Justia Virginia Supreme Court Opinion SummariesArticles Posted in Bankruptcy
Eilber v. Floor Care Specialists, Inc.
A court may raise judicial estoppel on its own motion in an appropriate case, and therefore, the doctrine is not waived if not pled by the parties.After Plaintiff initiated Chapter 13 bankruptcy proceedings, he filed a defamation claim against Defendants. Plaintiff subsequently completed the payments required by the Chapter 13 plan, and the bankruptcy court ordered the discharge of his remaining unsecured debts. Defendants moved for summary judgment and then filed a reply brief to Plaintiff’s brief in opposition to the motion, arguing that Plaintiff was judicially estopped from prosecuting his defamation claim because he failed to timely disclose it to the bankruptcy court. The circuit court granted the motion, concluding that the doctrine of judicial estoppel prohibited Plaintiff from prosecuting his defamation claim after taking the position in the bankruptcy court that it did not exist. The Supreme Court affirmed, holding (1) the doctrine of judicial estoppel was not waived by Defendants for their failure to raise it in their pleadings; and (2) Plaintiff identified no reversible error in the circuit court’s application of judicial estoppel. View "Eilber v. Floor Care Specialists, Inc." on Justia Law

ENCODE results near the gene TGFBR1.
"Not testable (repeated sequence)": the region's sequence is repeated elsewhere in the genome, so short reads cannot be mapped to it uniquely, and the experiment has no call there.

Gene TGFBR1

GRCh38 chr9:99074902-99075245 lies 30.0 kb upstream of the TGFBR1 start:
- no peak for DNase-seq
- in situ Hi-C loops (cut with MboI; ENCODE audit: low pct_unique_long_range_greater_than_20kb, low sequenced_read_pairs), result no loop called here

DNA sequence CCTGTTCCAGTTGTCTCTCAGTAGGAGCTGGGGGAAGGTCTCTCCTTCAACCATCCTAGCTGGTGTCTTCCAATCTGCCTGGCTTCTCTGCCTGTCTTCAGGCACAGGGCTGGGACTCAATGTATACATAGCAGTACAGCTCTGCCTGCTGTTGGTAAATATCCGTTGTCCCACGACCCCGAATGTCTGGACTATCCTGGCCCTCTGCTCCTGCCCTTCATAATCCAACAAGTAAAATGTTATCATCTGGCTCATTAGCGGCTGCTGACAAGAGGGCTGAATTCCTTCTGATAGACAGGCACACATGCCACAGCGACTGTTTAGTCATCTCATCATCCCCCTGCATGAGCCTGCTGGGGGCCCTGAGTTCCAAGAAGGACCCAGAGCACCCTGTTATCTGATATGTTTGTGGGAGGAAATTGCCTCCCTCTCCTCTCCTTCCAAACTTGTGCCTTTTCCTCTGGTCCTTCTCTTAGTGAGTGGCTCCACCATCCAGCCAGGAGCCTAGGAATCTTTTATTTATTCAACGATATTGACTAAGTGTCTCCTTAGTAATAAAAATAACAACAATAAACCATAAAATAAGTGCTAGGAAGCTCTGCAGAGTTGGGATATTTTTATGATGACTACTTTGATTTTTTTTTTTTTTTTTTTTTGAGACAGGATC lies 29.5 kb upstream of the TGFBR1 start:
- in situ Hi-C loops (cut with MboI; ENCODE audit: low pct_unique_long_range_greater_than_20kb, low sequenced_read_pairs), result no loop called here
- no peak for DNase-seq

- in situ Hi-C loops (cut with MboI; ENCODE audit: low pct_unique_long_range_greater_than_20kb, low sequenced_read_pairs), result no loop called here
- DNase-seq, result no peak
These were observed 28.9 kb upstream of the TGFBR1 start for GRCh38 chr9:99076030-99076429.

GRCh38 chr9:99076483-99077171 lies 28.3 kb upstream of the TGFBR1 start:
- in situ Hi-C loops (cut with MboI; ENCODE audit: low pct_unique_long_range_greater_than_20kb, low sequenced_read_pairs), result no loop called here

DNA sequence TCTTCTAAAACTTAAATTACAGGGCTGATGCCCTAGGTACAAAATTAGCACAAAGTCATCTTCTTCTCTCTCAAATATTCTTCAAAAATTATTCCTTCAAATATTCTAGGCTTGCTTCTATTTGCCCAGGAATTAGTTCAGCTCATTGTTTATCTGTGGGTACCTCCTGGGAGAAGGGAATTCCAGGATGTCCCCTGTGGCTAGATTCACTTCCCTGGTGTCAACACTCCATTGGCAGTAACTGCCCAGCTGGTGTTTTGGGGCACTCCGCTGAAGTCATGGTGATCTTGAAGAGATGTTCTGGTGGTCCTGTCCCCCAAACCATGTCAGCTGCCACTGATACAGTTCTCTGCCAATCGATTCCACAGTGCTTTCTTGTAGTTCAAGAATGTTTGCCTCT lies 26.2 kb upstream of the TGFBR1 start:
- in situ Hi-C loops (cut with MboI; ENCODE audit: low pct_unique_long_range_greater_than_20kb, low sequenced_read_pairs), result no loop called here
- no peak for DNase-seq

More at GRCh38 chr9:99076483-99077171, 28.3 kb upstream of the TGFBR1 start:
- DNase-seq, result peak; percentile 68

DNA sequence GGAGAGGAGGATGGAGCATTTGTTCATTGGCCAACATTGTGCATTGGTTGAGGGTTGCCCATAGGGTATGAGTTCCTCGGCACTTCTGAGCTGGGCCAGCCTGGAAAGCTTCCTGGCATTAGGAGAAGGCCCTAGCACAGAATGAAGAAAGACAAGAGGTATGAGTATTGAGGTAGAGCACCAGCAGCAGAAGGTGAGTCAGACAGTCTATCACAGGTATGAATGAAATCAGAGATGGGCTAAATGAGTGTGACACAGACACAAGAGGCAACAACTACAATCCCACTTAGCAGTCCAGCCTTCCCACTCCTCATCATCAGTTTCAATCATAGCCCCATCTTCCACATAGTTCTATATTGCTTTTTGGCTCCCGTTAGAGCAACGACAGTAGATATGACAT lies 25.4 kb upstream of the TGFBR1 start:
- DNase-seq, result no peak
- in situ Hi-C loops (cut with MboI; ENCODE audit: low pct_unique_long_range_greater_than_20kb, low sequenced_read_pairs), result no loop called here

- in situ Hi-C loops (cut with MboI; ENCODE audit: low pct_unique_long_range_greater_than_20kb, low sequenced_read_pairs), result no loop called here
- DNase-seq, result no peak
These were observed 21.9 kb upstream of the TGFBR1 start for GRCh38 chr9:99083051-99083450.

Ricketts v. Strange
In February 2012, Sheryl Ricketts was involved in a motor vehicle accident. Ricketts underwent surgery for her injuries. In January 2014, Ricketts filed a complaint alleging that Charlie Strange’s negligence was the direct and proximate cause of the accident. Strange moved to summary judgment, alleging that Ricketts lacked standing to pursue her claim because, in September 2012, she had filed a Chapter 7 bankruptcy petition in the bankruptcy court. Strange argued that because Ricketts failed to properly exempt her negligence claim from the bankruptcy estate, the claim was assertable only by the trustee in bankruptcy. The circuit court agreed and granted summary judgment in favor of Strange. The circuit court subsequently denied Ricketts’s motions to correct a misnomer in her complaint or substitute the bankruptcy trustee as the proper plaintiff. The Supreme Court affirmed, holding that the circuit court (1) properly granted Strange’s motion for summary judgment because Ricketts did not properly exempt her negligence claim from the bankruptcy estate, and therefore, Ricketts lacked standing to pursue it; and (2) did not err by denying Ricketts’s motions for leave to amend her complaint. View "Ricketts v. Strange" on Justia Law
First Am. Title Ins. Co. v. W. Surety Co.